Kenya court rules that anal probe ‘gay tests’ are legal
Kenya’s High Court has thrown out a challenge against the legality of so-called homosexuality ‘tests’ that rely on anal probes.
Homosexuality is illegal in Kenya, with the law specifying that gay sex can be punished with between 5 to 14 years’ of imprisonment.
Two men had launched court action after police allegedly forced them to undergo invasive anal examinations and HIV tests – a practice that officials claim can be used to determine their sexuality.
The exams are widely discredited internationally, and LGBT activists say that due to the lack of any scientific basis, it is effectively a form of torture and sexual assault.
Officials behind the exams act based on the mistaken beliefs that every gay man is a receptive partner in anal sex, and that this will be immediately clear through an examination. There is no medical evidence to support either supposition whatsoever.
But the country’s High Court threw out the case today – ruling that the practise of ‘testing’ for homosexuality via anal exams is legal.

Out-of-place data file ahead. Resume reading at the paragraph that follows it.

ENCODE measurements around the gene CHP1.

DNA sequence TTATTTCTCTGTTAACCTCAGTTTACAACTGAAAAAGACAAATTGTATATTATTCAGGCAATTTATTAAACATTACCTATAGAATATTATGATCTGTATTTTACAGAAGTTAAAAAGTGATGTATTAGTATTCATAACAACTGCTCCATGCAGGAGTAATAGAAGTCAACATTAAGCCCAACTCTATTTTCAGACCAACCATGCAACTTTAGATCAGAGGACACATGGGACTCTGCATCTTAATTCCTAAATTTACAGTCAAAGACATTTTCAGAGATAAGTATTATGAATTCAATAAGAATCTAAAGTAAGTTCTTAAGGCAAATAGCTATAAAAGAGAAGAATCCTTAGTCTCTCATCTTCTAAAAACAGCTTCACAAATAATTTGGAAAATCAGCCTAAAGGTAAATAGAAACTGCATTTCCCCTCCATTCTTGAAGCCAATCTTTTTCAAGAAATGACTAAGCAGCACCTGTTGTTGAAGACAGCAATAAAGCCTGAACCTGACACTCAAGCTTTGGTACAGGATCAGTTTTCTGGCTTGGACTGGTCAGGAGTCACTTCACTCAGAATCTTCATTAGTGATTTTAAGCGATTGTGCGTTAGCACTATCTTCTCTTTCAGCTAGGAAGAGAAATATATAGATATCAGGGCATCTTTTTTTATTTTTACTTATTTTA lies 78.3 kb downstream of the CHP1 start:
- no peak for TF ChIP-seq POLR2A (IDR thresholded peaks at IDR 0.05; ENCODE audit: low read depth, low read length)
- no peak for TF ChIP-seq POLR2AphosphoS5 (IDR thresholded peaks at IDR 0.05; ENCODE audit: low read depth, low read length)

According to the BBC, Mombasa Judge Mathew Emukule ruled that there are grounds under Kenyan law for the testing.
Kenya is not the only country where the discredited practise still takes place.
A report recently found anal examinations are still being carried out on people suspected of being gay in Lebanon, despite the country’s medical board banning the practice.
Until recently, Turkey required gay people to ‘prove’ their sexuality by subjecting themselves to anal exams before claiming exemptions from military service.
US President Barack Obama, whose father was Kenyan, called for the decriminalisation of gay sex on a visit to the country last year.
The US President said that treating people differently eroded freedom and then “bad things happen” – but Kenya’s President Uhuru Kenyatta told President Obama that while the US and Kenya agree on a lot, there are some things that cultures or societies “just don’t accept”.